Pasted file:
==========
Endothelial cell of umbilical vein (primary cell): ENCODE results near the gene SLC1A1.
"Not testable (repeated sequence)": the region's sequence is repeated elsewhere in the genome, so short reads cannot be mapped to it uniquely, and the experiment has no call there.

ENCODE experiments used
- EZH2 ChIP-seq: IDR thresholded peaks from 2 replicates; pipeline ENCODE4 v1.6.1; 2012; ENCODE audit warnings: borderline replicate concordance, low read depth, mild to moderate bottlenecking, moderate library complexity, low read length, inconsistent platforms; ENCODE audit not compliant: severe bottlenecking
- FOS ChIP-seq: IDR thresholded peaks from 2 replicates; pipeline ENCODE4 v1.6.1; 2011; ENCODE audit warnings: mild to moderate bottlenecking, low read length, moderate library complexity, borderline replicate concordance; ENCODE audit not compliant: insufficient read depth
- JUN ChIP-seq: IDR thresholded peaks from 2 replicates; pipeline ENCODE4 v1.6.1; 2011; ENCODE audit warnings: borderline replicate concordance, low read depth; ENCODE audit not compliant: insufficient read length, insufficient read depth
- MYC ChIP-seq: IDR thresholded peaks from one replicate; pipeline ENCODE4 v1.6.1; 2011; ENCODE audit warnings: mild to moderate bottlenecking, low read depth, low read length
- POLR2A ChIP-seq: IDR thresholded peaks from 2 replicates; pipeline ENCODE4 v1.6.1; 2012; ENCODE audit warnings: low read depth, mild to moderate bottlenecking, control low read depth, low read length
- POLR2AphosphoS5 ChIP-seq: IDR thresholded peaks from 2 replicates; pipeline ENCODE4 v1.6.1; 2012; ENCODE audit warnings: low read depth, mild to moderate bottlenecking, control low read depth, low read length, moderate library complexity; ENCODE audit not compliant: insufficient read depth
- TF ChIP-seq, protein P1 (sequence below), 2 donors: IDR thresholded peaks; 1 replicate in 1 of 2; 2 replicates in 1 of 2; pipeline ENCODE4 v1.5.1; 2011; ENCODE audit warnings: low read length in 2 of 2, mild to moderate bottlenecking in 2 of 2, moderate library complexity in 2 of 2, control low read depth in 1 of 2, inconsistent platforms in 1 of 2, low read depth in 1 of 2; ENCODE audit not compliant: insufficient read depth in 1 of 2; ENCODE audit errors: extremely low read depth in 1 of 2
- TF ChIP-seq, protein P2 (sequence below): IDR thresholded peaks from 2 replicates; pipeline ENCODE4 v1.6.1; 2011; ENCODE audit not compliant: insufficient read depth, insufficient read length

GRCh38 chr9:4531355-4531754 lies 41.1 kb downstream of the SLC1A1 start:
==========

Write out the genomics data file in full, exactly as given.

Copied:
Endothelial cell of umbilical vein (primary cell): ENCODE results near the gene SLC1A1.
"Not testable (repeated sequence)": the region's sequence is repeated elsewhere in the genome, so short reads cannot be mapped to it uniquely, and the experiment has no call there.

ENCODE experiments used
- EZH2 ChIP-seq: IDR thresholded peaks from 2 replicates; pipeline ENCODE4 v1.6.1; 2012; ENCODE audit warnings: borderline replicate concordance, low read depth, mild to moderate bottlenecking, moderate library complexity, low read length, inconsistent platforms; ENCODE audit not compliant: severe bottlenecking
- FOS ChIP-seq: IDR thresholded peaks from 2 replicates; pipeline ENCODE4 v1.6.1; 2011; ENCODE audit warnings: mild to moderate bottlenecking, low read length, moderate library complexity, borderline replicate concordance; ENCODE audit not compliant: insufficient read depth
- JUN ChIP-seq: IDR thresholded peaks from 2 replicates; pipeline ENCODE4 v1.6.1; 2011; ENCODE audit warnings: borderline replicate concordance, low read depth; ENCODE audit not compliant: insufficient read length, insufficient read depth
- MYC ChIP-seq: IDR thresholded peaks from one replicate; pipeline ENCODE4 v1.6.1; 2011; ENCODE audit warnings: mild to moderate bottlenecking, low read depth, low read length
- POLR2A ChIP-seq: IDR thresholded peaks from 2 replicates; pipeline ENCODE4 v1.6.1; 2012; ENCODE audit warnings: low read depth, mild to moderate bottlenecking, control low read depth, low read length
- POLR2AphosphoS5 ChIP-seq: IDR thresholded peaks from 2 replicates; pipeline ENCODE4 v1.6.1; 2012; ENCODE audit warnings: low read depth, mild to moderate bottlenecking, control low read depth, low read length, moderate library complexity; ENCODE audit not compliant: insufficient read depth
- TF ChIP-seq, protein P1 (sequence below), 2 donors: IDR thresholded peaks; 1 replicate in 1 of 2; 2 replicates in 1 of 2; pipeline ENCODE4 v1.5.1; 2011; ENCODE audit warnings: low read length in 2 of 2, mild to moderate bottlenecking in 2 of 2, moderate library complexity in 2 of 2, control low read depth in 1 of 2, inconsistent platforms in 1 of 2, low read depth in 1 of 2; ENCODE audit not compliant: insufficient read depth in 1 of 2; ENCODE audit errors: extremely low read depth in 1 of 2
- TF ChIP-seq, protein P2 (sequence below): IDR thresholded peaks from 2 replicates; pipeline ENCODE4 v1.6.1; 2011; ENCODE audit not compliant: insufficient read depth, insufficient read length

GRCh38 chr9:4531355-4531754 lies 41.1 kb downstream of the SLC1A1 start: